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Endogenous IL-22 Plays a Dual Role in Arthritis: Regulation of Established Arthritis via IFN-γ Responses

  • Shivali Justa,

    Affiliation Section of Rheumatology, Department of Medicine, and the Arizona Arthritis Center, University of Arizona, Tucson, Arizona, United States of America

  • Xiaoqun Zhou,

    Affiliation Section of Rheumatology, Department of Medicine, and the Arizona Arthritis Center, University of Arizona, Tucson, Arizona, United States of America

  • Sujata Sarkar

    ssarkar@email.arizona.edu

    Affiliation Section of Rheumatology, Department of Medicine, and the Arizona Arthritis Center, University of Arizona, Tucson, Arizona, United States of America

Endogenous IL-22 Plays a Dual Role in Arthritis: Regulation of Established Arthritis via IFN-γ Responses

  • Shivali Justa, 
  • Xiaoqun Zhou, 
  • Sujata Sarkar
PLOS
x

Abstract

Objective

IL-22 is elevated in patients with inflammatory arthritis and correlates with disease activity. IL-22 deficient mice have reduced incidence of arthritis. Recombinant IL-22 restrains progression of arthritis via increase in IL-10 responses when administered prior to onset of arthritis. These findings imply a possible dual role of IL-22 in inflammatory arthritis depending on the phase of arthritis. Experiments outlined here were designed to elucidate the contribution of endogenous IL-22 before and after the onset of arthritis.

Methods

Collagen induced arthritis (CIA) was induced in DBA1 or IFN-γ deficient mice following immunization with collagen and complete Freund's adjuvant. Anti-IL-22 antibody or isotype control were administered prior to or after onset of arthritis and disease progression assessed by clinical scoring and histopathology. IL-22, IL-17 and IFN-γ responses were measured by ELISA and flowcytometry. Anti-collagen antibody responses were analyzed by ELISA. Expression of IL-22R1 in CD4+ cells was elucidated by flowcytometry and real time PCR.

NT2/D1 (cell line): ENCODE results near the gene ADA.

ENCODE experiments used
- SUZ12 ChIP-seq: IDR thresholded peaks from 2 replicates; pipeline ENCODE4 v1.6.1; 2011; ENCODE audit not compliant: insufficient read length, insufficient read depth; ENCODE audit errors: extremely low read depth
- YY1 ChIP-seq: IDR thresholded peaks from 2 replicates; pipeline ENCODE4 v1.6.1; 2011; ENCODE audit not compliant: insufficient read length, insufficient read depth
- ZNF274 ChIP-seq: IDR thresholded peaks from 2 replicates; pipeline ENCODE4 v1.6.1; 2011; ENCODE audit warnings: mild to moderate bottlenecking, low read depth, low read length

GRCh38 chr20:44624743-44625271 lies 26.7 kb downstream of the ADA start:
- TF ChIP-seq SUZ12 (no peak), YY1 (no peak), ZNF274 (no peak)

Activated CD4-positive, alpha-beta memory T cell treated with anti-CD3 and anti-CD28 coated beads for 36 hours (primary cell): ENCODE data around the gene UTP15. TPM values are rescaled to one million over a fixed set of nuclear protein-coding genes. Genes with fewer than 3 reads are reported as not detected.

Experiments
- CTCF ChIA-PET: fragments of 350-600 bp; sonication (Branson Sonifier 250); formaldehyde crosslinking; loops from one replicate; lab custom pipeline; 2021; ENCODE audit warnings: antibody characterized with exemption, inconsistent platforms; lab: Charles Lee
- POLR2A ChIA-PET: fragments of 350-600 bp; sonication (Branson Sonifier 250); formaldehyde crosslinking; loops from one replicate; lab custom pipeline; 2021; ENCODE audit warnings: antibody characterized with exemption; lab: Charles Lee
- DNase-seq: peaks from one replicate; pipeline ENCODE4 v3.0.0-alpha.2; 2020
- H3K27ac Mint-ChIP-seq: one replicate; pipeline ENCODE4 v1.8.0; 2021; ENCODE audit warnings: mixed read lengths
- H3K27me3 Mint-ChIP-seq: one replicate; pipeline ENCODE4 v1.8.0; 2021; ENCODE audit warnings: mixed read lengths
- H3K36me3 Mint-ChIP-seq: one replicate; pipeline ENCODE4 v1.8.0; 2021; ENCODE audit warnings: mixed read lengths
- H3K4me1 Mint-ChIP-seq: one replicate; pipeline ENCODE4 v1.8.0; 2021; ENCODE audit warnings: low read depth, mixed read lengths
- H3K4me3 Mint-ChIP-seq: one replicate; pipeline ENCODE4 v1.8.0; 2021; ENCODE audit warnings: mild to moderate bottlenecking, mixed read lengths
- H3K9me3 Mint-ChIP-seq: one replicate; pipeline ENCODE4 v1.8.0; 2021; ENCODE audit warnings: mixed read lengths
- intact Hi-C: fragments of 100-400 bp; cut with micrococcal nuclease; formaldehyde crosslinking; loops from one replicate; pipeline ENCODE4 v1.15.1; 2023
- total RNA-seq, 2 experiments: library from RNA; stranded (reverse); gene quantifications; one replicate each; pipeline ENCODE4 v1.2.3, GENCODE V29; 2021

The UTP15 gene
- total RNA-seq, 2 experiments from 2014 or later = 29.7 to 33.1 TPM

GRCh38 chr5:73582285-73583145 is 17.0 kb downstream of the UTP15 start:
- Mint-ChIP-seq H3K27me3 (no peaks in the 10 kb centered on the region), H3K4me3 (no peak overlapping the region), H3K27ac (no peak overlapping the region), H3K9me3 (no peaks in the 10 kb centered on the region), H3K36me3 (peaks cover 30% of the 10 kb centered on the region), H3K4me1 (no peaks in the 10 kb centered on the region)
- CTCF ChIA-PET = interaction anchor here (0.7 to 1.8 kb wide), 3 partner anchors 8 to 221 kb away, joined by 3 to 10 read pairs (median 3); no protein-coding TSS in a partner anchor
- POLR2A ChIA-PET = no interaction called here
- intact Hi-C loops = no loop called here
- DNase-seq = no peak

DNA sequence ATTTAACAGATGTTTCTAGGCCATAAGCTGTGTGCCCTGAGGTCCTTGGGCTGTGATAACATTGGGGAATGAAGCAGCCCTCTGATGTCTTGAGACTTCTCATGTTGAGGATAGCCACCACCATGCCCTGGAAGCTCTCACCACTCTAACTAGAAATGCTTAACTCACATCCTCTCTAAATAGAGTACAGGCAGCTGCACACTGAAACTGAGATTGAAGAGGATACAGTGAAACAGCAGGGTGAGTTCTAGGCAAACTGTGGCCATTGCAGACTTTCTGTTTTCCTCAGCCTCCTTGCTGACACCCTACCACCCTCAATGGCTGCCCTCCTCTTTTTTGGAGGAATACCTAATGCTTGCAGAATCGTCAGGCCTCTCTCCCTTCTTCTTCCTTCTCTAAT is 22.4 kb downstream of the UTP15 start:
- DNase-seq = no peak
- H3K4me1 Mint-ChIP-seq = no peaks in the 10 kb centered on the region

Results

Collagen specific IL-22 responses were expanded during arthritis and IL-22 producing cells were discrete from IL-17 or IFN-γ producing cells. Neutralization of IL-22 after onset of arthritis resulted in significant increase in Th1 responses and significantly reduced severity of arthritis. CD4+ cells from arthritic mice showed increased surface expression of IL-22R1. In vitro, CD4+T cells cultured with antigen presenting cells in the presence or absence of IL-22 suppressed or induced IFN-γ, respectively. The protective effect of anti-IL-22 was reversed in IFN-γ deficient mice. Moreover, administration of anti-IL-22 prior to onset of arthritis augmented arthritis severity.

Conclusion

We show for the first time that IL-22 plays a dual role: protective prior to the onset of arthritis and pathogenic after onset of arthritis. The pathogenic effect of IL-22 is dependent on suppression of IFN-γ responses. IL-17 responses remained unchanged with the administration of anti-IL22 antibody. IL-22R1 is upregulated on CD4+T cells during arthritis and regulates IFN-γ in T cells.

Introduction

IL-22, belongs to the IL-10 family of cytokines. IL-22 is primarily produced by CD4 T cells, NK cells, and LTi cells [1]. The receptor for IL-22 is a heterodimeric receptor composed of the IL-22R1 subunit exclusive to IL-22 and the IL-10R2 subunit which is the shared subunit with other members of the IL-10 family of cytokines [2]. IL-22 is pathogenic in psoriasis and protective in inflammatory bowel disease, hepatitis, Klebsiella pneumonia, myocarditis, ulcerative colitis, airway inflammation and autoimmune allergic asthma [3], [4], [5], [6], [7], [8], [9], [10], [11], [12].

In rheumatoid arthritis (RA), IL-22 responses are increased in peripheral blood and joints, IL-22 induces RANKL, and the magnitude of IL-22 response correlates with inflammatory markers (ESR and CRP), RA disease activity scores and degree of bone damage [13], [14], [15], [16], [17], [18]. IL-22 knock-out mice have reduced incidence of collagen induced arthritis (CIA; the most widely used model of autoimmune inflammatory arthritis) [19]. In our previous study we reported that administration of recombinant IL-22 prior to the onset of arthritis reduces the severity of subsequent arthritis via increase in IL-10, implying a possible protective role of IL-22 during this phase [20]. Put together, these findings imply that IL-22 may play a dual role in arthritis depending on the phase of arthritis. In this study we have administered neutralizing anti-IL-22 antibody prior to and after onset of arthritis to investigate the possible dual role and evaluate the mechanism underlying the pathogenic function of IL-22 during arthritis.